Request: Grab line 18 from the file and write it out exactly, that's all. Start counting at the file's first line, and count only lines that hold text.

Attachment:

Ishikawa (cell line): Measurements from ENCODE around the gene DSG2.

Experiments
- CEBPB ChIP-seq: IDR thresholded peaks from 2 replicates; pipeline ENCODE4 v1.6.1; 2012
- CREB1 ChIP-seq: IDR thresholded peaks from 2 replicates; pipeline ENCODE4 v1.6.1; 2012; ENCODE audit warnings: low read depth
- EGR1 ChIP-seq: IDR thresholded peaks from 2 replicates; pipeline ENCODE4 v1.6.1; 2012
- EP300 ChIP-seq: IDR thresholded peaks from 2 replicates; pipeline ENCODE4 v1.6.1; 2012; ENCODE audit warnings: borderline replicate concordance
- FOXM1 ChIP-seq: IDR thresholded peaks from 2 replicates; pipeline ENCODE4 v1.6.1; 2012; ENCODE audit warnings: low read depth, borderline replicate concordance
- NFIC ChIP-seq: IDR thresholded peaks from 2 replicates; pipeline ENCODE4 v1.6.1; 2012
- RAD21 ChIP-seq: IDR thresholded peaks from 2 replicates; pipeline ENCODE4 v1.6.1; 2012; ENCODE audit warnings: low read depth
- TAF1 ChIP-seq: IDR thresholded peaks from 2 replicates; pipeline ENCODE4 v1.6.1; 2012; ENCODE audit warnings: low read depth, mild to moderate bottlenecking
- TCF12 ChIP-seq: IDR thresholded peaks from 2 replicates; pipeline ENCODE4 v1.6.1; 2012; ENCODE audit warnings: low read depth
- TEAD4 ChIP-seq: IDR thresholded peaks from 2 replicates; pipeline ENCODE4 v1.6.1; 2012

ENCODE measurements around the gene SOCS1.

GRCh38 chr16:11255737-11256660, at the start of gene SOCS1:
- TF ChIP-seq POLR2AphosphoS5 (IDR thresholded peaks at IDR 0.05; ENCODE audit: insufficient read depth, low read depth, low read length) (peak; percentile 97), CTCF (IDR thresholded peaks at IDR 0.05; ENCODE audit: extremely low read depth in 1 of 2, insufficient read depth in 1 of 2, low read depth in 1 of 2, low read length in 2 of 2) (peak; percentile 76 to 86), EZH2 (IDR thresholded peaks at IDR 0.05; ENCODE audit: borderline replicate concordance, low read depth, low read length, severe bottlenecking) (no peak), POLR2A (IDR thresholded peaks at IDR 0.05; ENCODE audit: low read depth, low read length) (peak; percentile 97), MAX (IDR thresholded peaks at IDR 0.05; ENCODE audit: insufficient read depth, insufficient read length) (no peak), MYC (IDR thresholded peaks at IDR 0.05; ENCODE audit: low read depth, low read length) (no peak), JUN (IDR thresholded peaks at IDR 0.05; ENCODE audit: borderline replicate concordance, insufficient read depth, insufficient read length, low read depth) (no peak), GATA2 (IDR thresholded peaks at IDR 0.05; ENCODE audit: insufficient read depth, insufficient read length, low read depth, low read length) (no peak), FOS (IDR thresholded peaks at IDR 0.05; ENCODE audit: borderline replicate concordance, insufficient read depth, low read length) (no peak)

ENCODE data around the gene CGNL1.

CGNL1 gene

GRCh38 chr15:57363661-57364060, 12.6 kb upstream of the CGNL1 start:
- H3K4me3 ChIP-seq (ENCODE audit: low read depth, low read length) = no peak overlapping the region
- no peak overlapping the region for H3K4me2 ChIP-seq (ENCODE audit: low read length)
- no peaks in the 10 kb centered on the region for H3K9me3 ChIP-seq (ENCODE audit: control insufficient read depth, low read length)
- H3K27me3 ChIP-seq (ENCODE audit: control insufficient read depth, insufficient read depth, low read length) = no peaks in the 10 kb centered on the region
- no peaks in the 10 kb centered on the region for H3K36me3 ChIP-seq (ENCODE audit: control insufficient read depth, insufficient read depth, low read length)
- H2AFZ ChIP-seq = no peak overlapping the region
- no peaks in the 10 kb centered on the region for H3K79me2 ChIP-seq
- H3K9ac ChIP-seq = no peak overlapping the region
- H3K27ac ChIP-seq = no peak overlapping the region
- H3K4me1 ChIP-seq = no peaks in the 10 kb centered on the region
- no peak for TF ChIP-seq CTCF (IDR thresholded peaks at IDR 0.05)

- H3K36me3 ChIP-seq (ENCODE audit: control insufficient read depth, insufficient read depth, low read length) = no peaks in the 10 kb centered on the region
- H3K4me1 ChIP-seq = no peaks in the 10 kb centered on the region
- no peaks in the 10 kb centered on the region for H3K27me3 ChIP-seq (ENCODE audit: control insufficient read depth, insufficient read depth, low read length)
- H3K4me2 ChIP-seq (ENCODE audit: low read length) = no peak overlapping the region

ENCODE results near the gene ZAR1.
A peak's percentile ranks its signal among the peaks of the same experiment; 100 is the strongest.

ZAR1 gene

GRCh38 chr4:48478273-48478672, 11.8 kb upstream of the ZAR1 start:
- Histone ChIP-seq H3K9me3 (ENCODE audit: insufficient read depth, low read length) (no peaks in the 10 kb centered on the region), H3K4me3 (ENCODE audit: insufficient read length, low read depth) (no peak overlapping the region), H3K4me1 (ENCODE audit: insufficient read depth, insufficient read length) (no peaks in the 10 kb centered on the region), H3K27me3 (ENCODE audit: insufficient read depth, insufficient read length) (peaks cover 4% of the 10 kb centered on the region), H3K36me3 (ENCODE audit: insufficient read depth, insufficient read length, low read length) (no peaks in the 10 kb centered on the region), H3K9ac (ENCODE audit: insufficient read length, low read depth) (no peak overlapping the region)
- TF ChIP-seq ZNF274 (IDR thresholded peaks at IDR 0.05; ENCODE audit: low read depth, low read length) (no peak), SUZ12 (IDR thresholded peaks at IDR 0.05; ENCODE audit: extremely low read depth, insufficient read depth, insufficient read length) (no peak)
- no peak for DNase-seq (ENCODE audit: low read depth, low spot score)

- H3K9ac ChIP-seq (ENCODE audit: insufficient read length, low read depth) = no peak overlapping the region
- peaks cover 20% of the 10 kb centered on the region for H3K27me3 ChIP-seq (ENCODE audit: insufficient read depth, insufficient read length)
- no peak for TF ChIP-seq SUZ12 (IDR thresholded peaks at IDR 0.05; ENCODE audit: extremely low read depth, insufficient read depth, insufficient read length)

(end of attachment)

GRCh38 chr15:57363661-57364060, 12.6 kb upstream of the CGNL1 start: